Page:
We are also excited to have as one of our sponsors for the daily email Producers Cooperative Oil Mill, with 64 years of progress through producer ownership. Call Brandon Winters at 405-232-7555 for more information on the oilseed crops they handle, including sunflowers and canola- and remember they post closing market prices for canola and sunflowers on the PCOM website- go there by clicking here.   

   

 

usfracontendsUSFRA Contends Americans Believe Food Production Heading in Right Direction 

 

The U.S. Farmers & Ranchers Alliance (USFRA) recently released findings of a survey conducted about Americans' perceptions on food production. The survey, conducted to share with consumer media prior to The Food Dialogues: New York, revealed Americans increasingly believe food production is heading in the right direction.

However, the survey also found Americans still have widespread misperceptions about how today's food is grown and raised.

 

Americans overall (84 percent) believe that farmers and ranchers in America are committed to improving how food is grown and raised. Half of Americans (50 percent) think farmers and ranchers are missing from the media conversation around food these days.

 

Click here to read full details on the survey's findings.

 

 

feedlotefficiencyOSU's Derrell Peel contends Feedlot Efficiency Doesn't Equate to Beef Industry Efficiency

 

In his latest article in the Cow-Calf Newsletter, Derrell S. Peel, Oklahoma State University Extension Livestock Marketing Specialist, suggests that an "apples to apples" comparison shows using grain to grow beef is not nearly as inefficient as once thought.

Increased demand for corn has increased corn prices which causes changes in both supply and demand to restore corn market balance. On the one hand, high corn prices stimulate increased corn supply by bidding more resources into corn production. This leads to many impacts in other crop markets, such as higher prices for all major crops. At the same time, high corn prices reallocate corn among various users with higher prices moving some corn away from previous users and into the new demand. In short, high corn prices encourage corn users to reduce use and the beef industry is no exception.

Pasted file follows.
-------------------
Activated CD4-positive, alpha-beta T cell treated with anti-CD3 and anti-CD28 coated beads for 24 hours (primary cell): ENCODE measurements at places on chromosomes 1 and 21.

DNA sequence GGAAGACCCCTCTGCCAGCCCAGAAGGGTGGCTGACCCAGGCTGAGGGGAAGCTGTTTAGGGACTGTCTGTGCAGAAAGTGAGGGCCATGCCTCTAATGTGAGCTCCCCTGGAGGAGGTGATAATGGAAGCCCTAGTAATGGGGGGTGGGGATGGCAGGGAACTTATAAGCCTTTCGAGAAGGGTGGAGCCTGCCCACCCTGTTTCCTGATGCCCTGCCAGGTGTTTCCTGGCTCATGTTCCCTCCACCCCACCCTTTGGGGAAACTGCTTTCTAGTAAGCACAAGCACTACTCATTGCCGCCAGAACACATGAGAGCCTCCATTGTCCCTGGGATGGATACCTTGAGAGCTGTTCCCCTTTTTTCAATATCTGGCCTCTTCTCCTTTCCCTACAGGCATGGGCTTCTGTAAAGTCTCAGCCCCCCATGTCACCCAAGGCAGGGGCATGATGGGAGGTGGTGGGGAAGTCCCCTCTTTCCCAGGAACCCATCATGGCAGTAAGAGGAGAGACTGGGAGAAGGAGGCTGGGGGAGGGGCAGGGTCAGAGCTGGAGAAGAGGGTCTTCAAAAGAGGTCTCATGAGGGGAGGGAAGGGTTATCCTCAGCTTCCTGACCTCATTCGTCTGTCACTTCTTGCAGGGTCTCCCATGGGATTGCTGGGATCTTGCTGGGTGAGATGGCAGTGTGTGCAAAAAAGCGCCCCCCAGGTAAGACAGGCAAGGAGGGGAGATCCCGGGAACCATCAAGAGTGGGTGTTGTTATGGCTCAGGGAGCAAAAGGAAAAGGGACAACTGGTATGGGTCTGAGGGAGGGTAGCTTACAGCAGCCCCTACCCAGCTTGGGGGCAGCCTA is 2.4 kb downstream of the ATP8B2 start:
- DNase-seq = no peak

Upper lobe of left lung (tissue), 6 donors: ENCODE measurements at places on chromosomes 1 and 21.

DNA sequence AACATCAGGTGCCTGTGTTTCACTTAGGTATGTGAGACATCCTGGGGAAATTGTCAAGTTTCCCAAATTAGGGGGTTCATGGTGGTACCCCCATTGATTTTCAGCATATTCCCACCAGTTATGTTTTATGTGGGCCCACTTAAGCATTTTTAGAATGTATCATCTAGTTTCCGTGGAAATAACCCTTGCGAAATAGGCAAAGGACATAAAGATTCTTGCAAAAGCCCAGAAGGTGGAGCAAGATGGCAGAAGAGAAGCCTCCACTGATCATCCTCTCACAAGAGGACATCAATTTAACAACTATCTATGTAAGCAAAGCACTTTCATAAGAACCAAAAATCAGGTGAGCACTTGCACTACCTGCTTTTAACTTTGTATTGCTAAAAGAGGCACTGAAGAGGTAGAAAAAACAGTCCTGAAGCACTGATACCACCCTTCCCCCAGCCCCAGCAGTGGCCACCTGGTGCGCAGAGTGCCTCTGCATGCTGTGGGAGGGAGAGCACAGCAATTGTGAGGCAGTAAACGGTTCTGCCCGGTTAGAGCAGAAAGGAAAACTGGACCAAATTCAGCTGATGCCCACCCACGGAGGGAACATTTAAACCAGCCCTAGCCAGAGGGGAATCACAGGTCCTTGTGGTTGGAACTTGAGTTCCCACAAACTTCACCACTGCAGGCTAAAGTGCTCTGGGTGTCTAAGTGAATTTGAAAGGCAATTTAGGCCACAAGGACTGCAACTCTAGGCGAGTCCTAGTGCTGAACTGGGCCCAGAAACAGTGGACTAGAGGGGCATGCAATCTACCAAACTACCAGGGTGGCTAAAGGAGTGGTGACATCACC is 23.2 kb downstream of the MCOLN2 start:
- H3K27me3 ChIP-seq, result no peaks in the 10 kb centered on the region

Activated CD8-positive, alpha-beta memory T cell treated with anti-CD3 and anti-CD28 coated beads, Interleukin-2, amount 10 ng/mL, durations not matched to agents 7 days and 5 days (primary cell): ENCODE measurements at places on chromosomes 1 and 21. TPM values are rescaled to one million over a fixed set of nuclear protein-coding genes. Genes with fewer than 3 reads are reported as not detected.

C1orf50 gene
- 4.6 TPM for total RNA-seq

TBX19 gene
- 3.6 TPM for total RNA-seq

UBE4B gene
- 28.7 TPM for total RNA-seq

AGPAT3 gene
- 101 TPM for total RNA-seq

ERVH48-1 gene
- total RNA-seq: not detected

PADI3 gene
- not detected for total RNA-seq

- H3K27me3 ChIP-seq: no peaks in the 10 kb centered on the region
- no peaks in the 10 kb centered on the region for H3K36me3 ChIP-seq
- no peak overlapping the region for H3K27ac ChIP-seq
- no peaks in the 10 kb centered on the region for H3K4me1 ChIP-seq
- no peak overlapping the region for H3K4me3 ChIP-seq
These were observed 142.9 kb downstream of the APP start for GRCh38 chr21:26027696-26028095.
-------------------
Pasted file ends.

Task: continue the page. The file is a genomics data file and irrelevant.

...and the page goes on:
It is often noted that beef is the least efficient user of grain among livestock industries. Indeed, cattle finishing requires five to six pounds of grain per pound of meat produced compared to less than three pounds for pork and less than two pounds for broiler production. However, this is only during the finishing phase and does not consider the amount of grain relative to the total weight of the animal.  

 

You can read more of Derrell's analysis by clicking here. 

 

 

departmentofenergyDepartment of Energy Moves Forward on Clean Line Transmission Project

 

The U.S. Department of Energy is moving forward with the Plains and Eastern Clean Line Transmission Project. The department has published a notice of its intent to prepare an environmental impact statement for the approximately 700-mile overhead high voltage direct current transmission line project which will stretch from the Oklahoma Panhandle to western Tennessee. The highline will have the capacity to deliver approximately 3,500 megawatts primarily from renewable energy generation facilities in the Oklahoma Panhandle region to load-serving entities in the Mid- South and the Southeast via an interconnection with the Tennessee Valley Authority.

Prior to making a determination whether to participate in the proposed Clean Line Transmission project, DOE must fully evaluate the proposed project, in consultation with the Southwestern Power Administration, including reviewing the potential environmental impacts pursuant to the National Environmental Policy Act.

Clean Line first identified several potential route corridors within a broad study area and subsequently refined the corridors using input from federal and state agencies, municipalities, non-governmental organizations, and thousands of stakeholders. Clean Line recently held 20 open house meetings in Oklahoma, Arkansas and Tennessee with over 600 participants in attendance to seek additional input on potential routes.  Maps identifying the potential routes currently proposed for analysis are available on the EIS website.

 

Click here for more on this story and a link to maps of the proposed powerline routes.

 

 

knowthysoilKnow Thy Soil- Get SoilWeb App For Your Smartphone

 

The Natural Resources Conservation Service (NRCS) launched the Web Soil Survey website in 2005. The site allows online users to access soil survey information for a particular piece of land instead of having to refer to the traditional county-level soil survey books. The disadvantage of the WSS is that user access is limited to use on a personal computer. Due to this limitation, NRCS and the University of California-Davis Soil Resource Lab recently developed an app for iPhone and Android smartphones called "SoilWeb."